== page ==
Barely twelve hours after he publicly revealed that he was back into electoral politics, Eliot Spitzer held his first campaign event Monday with the professed aim of meeting voters. The swarm of reporters and cameramen gathered around him in Union Square was so thick, however, and the barrage of questions about his candidacy for comptroller and the sex scandal that drove him to step down as governor five years ago so intense, that he may as well have been inside a bubble.
“New Yorkers, as good souls, have a sense of forgiveness,” he said as beads of sweat rolled down his face. It was a hot day, and there were a lot of bodies crushing into a ten-foot radius around him. “Whether that forgiveness extends to me is a whole separate issue … but I’m proud of my record.” Wearing a pin-striped suit, Spitzer clutched a clipboard for gathering some of the 3,750 signatures he needs get on the ballot.
Showing none of the fire one might expect from a self-described “fucking steamroller,” Spitzer managed to amicably address the more pointed questions about his personal life. He stated that Anthony Weiner’s success had little impact on his choice to run — “virtually none at all” — and dismissed questions regarding where his wife was by quipping, “You all know where she works” (at Children for Children, the charity she founded). Asked if the spectacle of his campaign would inevitably swamp his message, Spitzer said he was looking forward to “more sedate moments in the future.”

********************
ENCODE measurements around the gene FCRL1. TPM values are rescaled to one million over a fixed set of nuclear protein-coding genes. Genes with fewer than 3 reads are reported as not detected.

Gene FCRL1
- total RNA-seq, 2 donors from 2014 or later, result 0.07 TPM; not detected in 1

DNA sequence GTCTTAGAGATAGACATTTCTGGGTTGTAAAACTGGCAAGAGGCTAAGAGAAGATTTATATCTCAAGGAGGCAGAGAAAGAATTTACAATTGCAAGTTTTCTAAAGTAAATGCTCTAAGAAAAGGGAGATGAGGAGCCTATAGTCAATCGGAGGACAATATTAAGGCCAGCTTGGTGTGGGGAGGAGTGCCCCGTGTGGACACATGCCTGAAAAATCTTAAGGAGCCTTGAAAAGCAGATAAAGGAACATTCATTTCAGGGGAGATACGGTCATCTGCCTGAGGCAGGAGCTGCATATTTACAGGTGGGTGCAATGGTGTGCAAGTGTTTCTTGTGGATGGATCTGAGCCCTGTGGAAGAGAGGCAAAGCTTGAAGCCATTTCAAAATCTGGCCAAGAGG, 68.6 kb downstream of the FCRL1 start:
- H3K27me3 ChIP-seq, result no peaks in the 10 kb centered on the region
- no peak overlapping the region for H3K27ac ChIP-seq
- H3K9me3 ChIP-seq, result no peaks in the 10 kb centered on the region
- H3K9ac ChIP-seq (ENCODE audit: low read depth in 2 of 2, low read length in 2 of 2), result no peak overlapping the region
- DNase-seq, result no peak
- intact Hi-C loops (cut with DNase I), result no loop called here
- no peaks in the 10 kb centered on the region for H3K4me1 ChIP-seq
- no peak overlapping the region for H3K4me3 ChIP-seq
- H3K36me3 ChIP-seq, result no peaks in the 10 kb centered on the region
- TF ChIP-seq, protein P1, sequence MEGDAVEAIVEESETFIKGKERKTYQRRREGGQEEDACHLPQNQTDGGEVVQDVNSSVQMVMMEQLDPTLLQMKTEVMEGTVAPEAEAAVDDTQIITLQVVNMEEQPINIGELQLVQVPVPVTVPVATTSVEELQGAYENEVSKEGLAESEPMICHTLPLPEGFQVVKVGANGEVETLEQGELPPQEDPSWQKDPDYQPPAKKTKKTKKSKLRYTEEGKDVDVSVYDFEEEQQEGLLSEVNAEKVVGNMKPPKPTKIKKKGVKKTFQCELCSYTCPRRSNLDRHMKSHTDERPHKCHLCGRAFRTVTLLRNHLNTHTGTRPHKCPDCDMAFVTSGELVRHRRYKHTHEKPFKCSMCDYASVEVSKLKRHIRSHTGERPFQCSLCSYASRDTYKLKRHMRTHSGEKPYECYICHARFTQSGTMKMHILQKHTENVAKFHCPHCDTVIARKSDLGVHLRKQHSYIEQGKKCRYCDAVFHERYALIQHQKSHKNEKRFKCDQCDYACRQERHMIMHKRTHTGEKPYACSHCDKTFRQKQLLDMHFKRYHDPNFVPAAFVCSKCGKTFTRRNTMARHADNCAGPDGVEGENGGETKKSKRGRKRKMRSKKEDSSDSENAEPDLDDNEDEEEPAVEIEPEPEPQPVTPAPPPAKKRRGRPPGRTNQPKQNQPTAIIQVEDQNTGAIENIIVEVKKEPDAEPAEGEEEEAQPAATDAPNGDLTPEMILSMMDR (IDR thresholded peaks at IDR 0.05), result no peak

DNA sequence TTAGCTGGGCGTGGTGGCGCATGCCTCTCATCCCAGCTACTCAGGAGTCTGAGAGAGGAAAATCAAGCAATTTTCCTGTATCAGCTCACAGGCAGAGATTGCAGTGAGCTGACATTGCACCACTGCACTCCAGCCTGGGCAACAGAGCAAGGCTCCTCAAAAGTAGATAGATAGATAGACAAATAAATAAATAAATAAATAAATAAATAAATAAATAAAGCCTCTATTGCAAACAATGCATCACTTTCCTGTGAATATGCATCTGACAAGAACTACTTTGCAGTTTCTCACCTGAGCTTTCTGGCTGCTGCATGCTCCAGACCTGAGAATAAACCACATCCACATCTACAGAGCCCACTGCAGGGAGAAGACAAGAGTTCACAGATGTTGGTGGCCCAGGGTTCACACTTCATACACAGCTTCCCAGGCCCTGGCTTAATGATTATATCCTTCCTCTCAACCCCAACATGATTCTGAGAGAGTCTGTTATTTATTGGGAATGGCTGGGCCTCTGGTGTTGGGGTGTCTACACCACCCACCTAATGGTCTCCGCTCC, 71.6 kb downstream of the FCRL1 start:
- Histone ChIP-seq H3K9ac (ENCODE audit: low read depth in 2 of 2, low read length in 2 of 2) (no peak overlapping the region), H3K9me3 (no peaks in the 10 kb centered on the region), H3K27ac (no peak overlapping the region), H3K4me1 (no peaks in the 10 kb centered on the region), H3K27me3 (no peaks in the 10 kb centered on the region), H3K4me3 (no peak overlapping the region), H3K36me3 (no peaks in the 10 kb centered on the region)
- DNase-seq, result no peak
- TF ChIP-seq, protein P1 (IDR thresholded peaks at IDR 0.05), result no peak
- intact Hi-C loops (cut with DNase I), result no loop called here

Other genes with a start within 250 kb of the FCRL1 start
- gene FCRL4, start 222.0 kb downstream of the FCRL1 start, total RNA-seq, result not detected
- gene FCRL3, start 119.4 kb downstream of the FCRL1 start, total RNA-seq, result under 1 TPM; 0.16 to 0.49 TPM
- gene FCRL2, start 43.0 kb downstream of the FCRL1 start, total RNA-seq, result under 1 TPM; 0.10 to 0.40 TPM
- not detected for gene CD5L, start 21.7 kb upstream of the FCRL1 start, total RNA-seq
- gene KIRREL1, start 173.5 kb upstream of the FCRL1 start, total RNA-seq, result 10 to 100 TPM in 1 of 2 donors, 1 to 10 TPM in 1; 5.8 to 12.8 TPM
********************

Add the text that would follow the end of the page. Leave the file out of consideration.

Outside of the crushing gaggle of the press, a small crowd of real-life voters watched as the barely visible politician fielded questions. Andrew Fine, a real-estate broker in a white polo, told Daily Intelligencer he had come down from the Upper East Side after hearing that Spitzer would be making an appearance. Eventually he pushed through the journalists to be the first to sign Spitzer’s sheet. Even though he’s “not necessarily” going to vote for him, Fine wanted Spitzer on the ballot. “The more choices we have in a democracy the better,” he said.
Benjamin Riley, wearing a blue do-rag and Brooklyn block party T-shirt, was already a supporter. He shook Spitzer’s hand through the melee and assured him of his vote. “Never mind what he did, that’s the past. I did stuff in my past — nobody’s perfect,” Riley said.
Through much of the event, a heckler was practicing his art from a short distance away. “Stay away from the hoes, Eliot!” he bellowed as Spitzer began to exit the square.
Spitzer ignored the taunts. Still trailed by a dwindling pack of reporters, he walked through the Greenmarket and even did a bit of shopping. At beekeeper Andrew Cote’s stand, he laid down $20 to sample some local honey. Then, at last, he made his getaway.